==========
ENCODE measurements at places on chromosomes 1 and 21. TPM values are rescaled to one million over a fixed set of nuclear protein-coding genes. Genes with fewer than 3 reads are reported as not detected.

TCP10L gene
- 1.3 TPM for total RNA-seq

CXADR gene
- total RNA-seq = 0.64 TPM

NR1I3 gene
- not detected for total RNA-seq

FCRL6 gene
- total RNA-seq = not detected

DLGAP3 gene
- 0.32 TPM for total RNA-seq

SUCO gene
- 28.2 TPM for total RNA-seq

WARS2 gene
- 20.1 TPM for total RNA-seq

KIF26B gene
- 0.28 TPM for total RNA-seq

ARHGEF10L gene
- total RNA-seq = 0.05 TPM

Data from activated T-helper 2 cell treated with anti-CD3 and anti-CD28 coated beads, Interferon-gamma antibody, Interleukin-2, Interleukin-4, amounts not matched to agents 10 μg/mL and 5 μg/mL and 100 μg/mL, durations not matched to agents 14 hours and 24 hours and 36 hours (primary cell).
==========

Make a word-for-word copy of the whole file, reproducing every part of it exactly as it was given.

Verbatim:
ENCODE measurements at places on chromosomes 1 and 21. TPM values are rescaled to one million over a fixed set of nuclear protein-coding genes. Genes with fewer than 3 reads are reported as not detected.

TCP10L gene
- 1.3 TPM for total RNA-seq

CXADR gene
- total RNA-seq = 0.64 TPM

NR1I3 gene
- not detected for total RNA-seq

FCRL6 gene
- total RNA-seq = not detected

DLGAP3 gene
- 0.32 TPM for total RNA-seq

SUCO gene
- 28.2 TPM for total RNA-seq

WARS2 gene
- 20.1 TPM for total RNA-seq

KIF26B gene
- 0.28 TPM for total RNA-seq

ARHGEF10L gene
- total RNA-seq = 0.05 TPM

Data from activated T-helper 2 cell treated with anti-CD3 and anti-CD28 coated beads, Interferon-gamma antibody, Interleukin-2, Interleukin-4, amounts not matched to agents 10 μg/mL and 5 μg/mL and 100 μg/mL, durations not matched to agents 14 hours and 24 hours and 36 hours (primary cell).